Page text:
While trail running may seem pretty straightforward (the same as road running, just sans-pavement, right?) it’s crucial to keep some smart, strategic safety tips in mind.
For starters, “whether you’re a beginner or an expert, before heading out for a run, it is imperative that we all plan ahead. In fact, the first step in purchasing a trail shoe should really be to research the trail and read up on what to expect,” says Meaghan Praznik, Head of Communications at AllTrails.
“Choose trails appropriate for your fitness level and any injuries or conditions you have,” Hathiramani adds. “For example, if you haven’t been training on hills, avoid trails with challenging inclines and declines. If you are injury prone, look for softer surfaces such as grass, dirt, or wood chips.”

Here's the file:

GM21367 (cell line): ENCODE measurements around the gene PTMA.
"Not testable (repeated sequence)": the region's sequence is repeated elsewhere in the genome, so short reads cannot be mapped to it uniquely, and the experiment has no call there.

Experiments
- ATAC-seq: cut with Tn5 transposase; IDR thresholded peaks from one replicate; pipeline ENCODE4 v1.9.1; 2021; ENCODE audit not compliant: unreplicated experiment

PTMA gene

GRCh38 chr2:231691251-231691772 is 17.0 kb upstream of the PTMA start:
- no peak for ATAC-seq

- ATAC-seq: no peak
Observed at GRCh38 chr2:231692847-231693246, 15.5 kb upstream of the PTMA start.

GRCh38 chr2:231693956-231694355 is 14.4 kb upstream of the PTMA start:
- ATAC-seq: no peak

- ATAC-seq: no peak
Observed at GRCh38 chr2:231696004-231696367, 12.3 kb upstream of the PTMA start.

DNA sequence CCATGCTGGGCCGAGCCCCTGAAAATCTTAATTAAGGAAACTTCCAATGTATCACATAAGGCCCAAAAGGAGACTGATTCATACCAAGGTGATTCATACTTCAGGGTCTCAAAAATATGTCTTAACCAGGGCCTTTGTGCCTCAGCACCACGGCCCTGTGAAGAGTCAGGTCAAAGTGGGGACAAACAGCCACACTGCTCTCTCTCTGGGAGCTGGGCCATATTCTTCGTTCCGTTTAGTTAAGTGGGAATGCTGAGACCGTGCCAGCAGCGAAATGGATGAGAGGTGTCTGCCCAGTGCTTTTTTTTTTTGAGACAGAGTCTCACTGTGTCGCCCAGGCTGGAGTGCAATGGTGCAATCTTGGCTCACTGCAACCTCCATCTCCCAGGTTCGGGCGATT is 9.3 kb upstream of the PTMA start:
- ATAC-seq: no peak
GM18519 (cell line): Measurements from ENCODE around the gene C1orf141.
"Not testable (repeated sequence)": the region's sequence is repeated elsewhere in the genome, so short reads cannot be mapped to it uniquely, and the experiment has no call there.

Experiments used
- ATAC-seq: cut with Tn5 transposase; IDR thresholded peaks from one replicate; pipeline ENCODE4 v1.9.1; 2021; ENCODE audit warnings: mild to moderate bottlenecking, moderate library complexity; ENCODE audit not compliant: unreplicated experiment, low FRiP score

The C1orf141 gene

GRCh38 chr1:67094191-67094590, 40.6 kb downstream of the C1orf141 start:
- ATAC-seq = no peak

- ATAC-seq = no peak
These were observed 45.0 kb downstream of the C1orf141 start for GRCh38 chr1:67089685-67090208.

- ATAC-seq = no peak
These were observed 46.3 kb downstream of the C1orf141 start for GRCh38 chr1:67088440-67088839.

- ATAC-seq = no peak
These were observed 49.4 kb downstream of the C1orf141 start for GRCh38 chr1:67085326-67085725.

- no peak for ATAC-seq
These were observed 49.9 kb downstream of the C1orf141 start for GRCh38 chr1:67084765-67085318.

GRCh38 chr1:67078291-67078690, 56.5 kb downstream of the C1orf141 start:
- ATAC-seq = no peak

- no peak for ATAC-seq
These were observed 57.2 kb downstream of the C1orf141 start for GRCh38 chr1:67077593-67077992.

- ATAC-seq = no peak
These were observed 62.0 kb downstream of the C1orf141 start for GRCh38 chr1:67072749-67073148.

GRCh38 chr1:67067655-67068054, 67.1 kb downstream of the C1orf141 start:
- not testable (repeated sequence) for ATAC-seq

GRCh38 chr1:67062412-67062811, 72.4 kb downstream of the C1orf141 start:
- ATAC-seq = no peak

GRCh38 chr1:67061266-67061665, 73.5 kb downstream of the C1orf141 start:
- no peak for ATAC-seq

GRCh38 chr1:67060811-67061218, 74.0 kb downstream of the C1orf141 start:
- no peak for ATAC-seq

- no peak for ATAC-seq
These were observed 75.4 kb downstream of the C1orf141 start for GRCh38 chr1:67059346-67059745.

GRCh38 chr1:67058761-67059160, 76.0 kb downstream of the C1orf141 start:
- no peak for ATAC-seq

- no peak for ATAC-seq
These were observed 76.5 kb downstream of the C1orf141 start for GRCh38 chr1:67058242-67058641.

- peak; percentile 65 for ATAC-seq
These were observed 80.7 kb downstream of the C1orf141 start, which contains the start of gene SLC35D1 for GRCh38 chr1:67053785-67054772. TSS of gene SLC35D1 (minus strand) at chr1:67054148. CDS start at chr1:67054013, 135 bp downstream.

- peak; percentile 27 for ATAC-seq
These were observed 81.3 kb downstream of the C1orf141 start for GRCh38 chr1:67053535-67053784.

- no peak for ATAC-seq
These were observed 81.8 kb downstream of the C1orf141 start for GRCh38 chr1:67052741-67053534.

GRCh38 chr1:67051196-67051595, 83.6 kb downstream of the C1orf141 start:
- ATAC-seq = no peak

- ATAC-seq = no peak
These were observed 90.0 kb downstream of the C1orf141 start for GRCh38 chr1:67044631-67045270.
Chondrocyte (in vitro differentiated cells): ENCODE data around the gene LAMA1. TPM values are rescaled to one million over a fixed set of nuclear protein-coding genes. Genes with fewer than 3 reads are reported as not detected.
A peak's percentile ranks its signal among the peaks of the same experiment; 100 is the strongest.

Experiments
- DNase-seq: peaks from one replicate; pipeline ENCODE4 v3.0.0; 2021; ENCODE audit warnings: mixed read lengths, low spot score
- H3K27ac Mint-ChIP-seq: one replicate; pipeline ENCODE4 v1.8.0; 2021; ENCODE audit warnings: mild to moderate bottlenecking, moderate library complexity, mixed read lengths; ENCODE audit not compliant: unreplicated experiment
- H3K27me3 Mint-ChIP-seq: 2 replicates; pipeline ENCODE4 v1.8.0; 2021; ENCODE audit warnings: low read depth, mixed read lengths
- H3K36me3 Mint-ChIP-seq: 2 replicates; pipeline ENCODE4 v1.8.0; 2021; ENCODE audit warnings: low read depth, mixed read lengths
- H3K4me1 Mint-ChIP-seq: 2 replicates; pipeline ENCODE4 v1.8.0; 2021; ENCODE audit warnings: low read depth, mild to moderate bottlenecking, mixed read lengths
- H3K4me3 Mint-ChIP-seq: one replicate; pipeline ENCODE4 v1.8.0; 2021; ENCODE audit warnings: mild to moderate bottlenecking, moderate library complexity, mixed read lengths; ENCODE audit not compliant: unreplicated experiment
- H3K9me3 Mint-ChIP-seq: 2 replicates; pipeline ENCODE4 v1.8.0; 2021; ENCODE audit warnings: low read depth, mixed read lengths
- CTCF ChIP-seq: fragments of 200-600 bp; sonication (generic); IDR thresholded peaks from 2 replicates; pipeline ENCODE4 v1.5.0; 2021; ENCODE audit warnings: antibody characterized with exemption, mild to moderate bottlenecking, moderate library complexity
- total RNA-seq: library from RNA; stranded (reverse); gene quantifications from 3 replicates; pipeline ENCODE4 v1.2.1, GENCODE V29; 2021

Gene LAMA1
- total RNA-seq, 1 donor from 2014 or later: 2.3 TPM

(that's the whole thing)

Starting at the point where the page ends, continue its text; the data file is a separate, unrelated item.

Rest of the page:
And if you’re new to trail running, be patient with your progress, says running coach and physical therapist Bridget Pyke. “Start on easier trails and run shorter distances, then gradually build up to longer and more technical trails.” In preparation, she also advises incorporating ankle mobility and stability exercises into your routine–to help prevent injury, such as ankle sprains.
Lastly, “For safety, always run with a buddy or a group,” says Pyke. “If you are running outside of cell phone range, bring a GPS tracking device in case of emergency.”